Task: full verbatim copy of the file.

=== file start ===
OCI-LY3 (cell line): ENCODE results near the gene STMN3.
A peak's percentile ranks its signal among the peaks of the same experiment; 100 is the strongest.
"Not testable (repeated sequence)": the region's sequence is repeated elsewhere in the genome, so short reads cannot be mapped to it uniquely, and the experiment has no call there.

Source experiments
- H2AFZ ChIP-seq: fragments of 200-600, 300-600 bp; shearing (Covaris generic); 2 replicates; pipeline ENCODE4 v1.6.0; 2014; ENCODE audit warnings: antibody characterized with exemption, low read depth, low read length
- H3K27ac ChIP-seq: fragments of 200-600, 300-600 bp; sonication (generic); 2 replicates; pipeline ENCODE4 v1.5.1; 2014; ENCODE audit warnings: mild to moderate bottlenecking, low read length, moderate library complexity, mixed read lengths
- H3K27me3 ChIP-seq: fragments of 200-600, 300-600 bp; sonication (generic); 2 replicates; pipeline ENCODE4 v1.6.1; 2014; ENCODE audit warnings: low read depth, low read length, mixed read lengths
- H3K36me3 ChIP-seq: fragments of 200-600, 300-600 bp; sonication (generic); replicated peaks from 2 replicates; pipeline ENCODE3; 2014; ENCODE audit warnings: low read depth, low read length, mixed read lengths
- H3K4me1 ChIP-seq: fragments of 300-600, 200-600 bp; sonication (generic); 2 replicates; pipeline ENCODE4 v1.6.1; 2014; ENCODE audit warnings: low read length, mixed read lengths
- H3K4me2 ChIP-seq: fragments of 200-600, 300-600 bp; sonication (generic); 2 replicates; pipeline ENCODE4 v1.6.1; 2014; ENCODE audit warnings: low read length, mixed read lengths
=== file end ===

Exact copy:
OCI-LY3 (cell line): ENCODE results near the gene STMN3.
A peak's percentile ranks its signal among the peaks of the same experiment; 100 is the strongest.
"Not testable (repeated sequence)": the region's sequence is repeated elsewhere in the genome, so short reads cannot be mapped to it uniquely, and the experiment has no call there.

Source experiments
- H2AFZ ChIP-seq: fragments of 200-600, 300-600 bp; shearing (Covaris generic); 2 replicates; pipeline ENCODE4 v1.6.0; 2014; ENCODE audit warnings: antibody characterized with exemption, low read depth, low read length
- H3K27ac ChIP-seq: fragments of 200-600, 300-600 bp; sonication (generic); 2 replicates; pipeline ENCODE4 v1.5.1; 2014; ENCODE audit warnings: mild to moderate bottlenecking, low read length, moderate library complexity, mixed read lengths
- H3K27me3 ChIP-seq: fragments of 200-600, 300-600 bp; sonication (generic); 2 replicates; pipeline ENCODE4 v1.6.1; 2014; ENCODE audit warnings: low read depth, low read length, mixed read lengths
- H3K36me3 ChIP-seq: fragments of 200-600, 300-600 bp; sonication (generic); replicated peaks from 2 replicates; pipeline ENCODE3; 2014; ENCODE audit warnings: low read depth, low read length, mixed read lengths
- H3K4me1 ChIP-seq: fragments of 300-600, 200-600 bp; sonication (generic); 2 replicates; pipeline ENCODE4 v1.6.1; 2014; ENCODE audit warnings: low read length, mixed read lengths
- H3K4me2 ChIP-seq: fragments of 200-600, 300-600 bp; sonication (generic); 2 replicates; pipeline ENCODE4 v1.6.1; 2014; ENCODE audit warnings: low read length, mixed read lengths